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Tesco Cars pricing cars 9% below franchised dealers on average

Tesco Cars is able to source 2,000 cars a week and can offer used car prices that are 9% cheaper on average than franchised dealers according to a report into its first six months of operation.

The figure of 2,000 cars a week is actually below Tesco Cars’ original estimation that it would be able to source 3,000 cars a week when it launched in April this year. The business intends to eventually increase the amount of cars it can source a week to 5,000.

Research company Bryan Consulting based its report on analysis of the Tesco Cars website over a seven day period at the start of October 2011.

It shows that Tesco Cars, essentially a rebranded Carsite which launched in 2006, is achieving the equivalent stock turn of at least once per week.

Report author Andrew Bryan said: “The stock turn provides a powerful incentive to customers to make a purchase rather than delay the decision in the knowledge that the car they like will not be there in a week’s time.

“Although it is not possible to say how many of the cars removed from the website are sales and how many are being removed to traditional remarketing channels due to lack of interest.”

Bryan believes the Tesco Cars model will succeed where Virgin Cars and Autoquake have failed due to the brand’s significant consumer appeal and the ability to mobilise 15 million loyalty card scheme members.

He said: “Tesco Cars is on track to be a success and this has implications for franchised dealers and remarketing organisations in the UK.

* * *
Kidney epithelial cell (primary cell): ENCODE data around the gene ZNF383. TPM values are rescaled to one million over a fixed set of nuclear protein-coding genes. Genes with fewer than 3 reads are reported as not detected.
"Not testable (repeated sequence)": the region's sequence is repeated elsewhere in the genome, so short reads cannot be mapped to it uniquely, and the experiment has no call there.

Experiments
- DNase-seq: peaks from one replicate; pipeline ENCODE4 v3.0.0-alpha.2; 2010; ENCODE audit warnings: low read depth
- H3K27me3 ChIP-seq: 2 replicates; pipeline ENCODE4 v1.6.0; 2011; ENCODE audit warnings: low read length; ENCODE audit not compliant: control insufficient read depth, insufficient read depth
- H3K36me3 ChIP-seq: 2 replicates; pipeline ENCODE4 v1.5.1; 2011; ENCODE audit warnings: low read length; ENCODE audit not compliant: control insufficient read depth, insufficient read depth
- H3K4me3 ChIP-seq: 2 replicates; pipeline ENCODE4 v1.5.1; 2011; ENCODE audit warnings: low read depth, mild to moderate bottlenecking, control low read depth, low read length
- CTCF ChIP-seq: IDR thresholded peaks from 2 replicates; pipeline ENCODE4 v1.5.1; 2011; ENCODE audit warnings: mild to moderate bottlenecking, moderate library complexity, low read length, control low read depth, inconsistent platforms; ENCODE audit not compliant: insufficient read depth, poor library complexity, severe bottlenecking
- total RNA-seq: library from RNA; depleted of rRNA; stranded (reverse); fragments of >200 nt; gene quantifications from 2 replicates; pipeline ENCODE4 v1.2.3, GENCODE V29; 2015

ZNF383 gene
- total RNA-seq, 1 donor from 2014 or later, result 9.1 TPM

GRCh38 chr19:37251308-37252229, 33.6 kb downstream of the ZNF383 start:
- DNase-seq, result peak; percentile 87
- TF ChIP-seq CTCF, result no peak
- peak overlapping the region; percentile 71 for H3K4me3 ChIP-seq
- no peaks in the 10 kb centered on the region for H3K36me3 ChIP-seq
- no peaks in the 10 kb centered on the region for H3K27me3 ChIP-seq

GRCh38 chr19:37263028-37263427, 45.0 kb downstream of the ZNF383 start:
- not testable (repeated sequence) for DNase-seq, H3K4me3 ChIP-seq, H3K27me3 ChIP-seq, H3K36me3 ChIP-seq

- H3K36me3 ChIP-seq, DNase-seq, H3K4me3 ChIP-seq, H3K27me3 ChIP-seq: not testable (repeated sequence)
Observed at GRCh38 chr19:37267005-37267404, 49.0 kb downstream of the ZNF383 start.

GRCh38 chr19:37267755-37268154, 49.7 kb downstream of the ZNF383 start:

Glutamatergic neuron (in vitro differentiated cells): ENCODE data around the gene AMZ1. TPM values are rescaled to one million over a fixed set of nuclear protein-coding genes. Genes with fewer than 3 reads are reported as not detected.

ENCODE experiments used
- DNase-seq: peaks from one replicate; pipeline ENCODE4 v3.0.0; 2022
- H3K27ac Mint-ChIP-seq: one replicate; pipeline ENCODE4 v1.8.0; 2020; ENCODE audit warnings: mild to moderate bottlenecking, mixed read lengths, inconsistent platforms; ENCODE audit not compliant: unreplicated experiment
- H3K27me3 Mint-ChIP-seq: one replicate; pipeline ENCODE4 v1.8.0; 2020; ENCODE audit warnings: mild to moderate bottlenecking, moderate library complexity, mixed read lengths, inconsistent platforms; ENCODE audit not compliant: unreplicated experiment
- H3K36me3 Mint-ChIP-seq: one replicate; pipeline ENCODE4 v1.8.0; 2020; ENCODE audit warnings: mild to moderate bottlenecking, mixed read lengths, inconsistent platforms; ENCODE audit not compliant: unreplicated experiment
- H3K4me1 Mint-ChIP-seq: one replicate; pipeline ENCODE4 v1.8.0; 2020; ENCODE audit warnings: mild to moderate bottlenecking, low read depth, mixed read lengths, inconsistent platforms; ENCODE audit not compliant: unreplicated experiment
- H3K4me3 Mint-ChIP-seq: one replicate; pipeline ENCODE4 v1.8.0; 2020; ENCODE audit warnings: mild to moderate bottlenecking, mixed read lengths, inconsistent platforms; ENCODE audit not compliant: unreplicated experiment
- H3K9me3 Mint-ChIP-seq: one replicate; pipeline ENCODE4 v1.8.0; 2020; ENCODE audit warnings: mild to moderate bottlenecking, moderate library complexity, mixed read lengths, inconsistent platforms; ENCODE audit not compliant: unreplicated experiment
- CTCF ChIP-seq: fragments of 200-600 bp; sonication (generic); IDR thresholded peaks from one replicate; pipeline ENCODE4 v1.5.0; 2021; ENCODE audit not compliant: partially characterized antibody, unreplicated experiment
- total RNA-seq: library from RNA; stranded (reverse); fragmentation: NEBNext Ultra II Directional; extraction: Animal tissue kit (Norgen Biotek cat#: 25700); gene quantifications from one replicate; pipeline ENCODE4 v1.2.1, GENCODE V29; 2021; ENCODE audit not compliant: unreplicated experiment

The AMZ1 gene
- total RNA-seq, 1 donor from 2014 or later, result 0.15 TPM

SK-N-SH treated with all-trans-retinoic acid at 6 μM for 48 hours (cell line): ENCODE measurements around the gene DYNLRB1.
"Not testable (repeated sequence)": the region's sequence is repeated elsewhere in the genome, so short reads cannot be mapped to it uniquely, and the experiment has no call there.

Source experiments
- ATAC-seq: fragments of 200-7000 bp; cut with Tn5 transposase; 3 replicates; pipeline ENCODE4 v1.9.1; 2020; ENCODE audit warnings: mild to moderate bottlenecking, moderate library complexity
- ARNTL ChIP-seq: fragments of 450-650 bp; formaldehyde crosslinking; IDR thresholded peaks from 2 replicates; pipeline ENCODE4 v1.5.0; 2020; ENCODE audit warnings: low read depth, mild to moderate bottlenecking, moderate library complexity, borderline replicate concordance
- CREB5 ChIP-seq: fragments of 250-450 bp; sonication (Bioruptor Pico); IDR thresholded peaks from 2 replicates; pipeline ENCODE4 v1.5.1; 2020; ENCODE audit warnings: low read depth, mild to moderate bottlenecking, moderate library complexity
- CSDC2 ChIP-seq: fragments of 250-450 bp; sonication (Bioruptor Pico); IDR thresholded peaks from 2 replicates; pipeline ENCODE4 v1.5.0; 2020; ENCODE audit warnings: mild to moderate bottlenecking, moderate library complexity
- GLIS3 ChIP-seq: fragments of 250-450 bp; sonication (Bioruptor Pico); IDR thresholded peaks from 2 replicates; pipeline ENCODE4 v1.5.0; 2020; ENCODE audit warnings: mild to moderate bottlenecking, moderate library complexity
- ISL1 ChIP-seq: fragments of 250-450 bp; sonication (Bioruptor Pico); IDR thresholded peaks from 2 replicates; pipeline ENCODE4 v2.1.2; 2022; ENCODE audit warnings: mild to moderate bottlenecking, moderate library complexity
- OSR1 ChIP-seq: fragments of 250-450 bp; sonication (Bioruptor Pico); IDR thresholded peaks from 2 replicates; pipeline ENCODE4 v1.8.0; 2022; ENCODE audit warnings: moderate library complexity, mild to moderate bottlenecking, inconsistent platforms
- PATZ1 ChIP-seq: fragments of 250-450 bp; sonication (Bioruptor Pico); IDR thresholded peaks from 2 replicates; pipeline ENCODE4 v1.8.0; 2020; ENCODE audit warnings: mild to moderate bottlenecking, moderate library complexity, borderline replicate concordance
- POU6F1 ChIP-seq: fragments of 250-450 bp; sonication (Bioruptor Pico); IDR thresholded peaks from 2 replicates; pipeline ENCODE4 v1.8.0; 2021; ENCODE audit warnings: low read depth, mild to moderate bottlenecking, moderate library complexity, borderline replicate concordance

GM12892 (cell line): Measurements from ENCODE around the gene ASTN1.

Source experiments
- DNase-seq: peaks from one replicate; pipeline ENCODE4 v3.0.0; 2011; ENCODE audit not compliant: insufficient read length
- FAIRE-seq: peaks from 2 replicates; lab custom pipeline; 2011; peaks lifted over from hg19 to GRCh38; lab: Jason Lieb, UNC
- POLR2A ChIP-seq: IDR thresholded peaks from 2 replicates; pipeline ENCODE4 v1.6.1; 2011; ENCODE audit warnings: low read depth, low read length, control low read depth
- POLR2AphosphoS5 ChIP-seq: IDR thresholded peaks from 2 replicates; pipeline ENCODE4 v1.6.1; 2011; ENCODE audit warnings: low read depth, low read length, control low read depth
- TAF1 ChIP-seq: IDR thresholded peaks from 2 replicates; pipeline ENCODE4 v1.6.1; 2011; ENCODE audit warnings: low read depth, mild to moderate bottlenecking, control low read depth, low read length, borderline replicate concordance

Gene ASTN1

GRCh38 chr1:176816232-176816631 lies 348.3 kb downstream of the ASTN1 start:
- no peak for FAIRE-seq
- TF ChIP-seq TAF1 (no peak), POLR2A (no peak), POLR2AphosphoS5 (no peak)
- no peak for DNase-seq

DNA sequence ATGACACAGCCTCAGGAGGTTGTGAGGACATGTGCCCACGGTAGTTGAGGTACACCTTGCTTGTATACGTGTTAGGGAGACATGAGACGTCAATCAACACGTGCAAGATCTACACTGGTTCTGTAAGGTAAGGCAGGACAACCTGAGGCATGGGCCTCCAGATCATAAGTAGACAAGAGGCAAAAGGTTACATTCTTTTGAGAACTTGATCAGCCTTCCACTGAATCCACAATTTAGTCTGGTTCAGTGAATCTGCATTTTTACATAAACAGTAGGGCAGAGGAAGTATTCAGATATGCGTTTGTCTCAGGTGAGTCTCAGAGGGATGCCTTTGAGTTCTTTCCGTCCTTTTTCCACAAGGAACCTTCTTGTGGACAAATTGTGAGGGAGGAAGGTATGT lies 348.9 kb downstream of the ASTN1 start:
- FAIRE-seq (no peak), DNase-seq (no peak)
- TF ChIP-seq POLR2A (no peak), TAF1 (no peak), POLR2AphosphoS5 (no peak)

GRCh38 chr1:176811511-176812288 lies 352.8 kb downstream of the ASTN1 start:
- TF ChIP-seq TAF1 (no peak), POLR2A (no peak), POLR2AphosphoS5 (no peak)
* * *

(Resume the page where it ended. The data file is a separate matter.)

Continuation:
“The business has considerable scope to grow and may already be having an impact on the ability of dealers to source quality ex-fleet stock under five years old.

“The current 2,000 cars per week suggests they are sourcing the equivalent of at least 10% of the ex-fleet stock aged under five years old sold through UK dealers in 2010. The impact will increase as Tesco gets closer to their goal to source up to 5,000 cars per week and UK remarketing organisations are forced to respond, possibly with direct-to-consumer solutions of their own.”

Critics cite the inability to offer part-exchange and a lack of an appetite to purchase online as justification for minimising the potential of Tesco Cars.

Bryan believes Tesco’s activities combined with the predicted effects of the new Block Exemption Regulations from June 1, 2013 should prompt dealers to review their.

Bryan said: “Dealers should continue to pursue economies of scale to improve profitability; priority should be given to securing sources of used stock; and they should be proactive around developing partnerships with those manufacturers most likely to support their business model.

“Other recommendations include giving a greater emphasis to the dealer’s own branding and loyalty rather than priority to the manufacturers’ brands, particularly for those selling volume and economy marques.”

Tesco Cars managing director Douglas Rotberg would not reveal to AM how many cars it has actually sold but did say it was on track for to hit its five year forecast.

Tesco Cars launched in April 2011 after partnering up with Carsite to sell ex-fleet stock direct to consumers.

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Comments

  • Irishboy4 - 24/11/2011 08:05

    The manufacturers should be very concerned about the continued growth of Tesco Cars, as the franchised dealers in profit (of which there are very few)invariably make their money from used cars. Further this typifies Tescos relentless drive to control all volume markets irrespective of type such as shoe repairs, electrical goods, mobile phones, liquor, books and now cars. Where in the Monopolies Commission when you need them?

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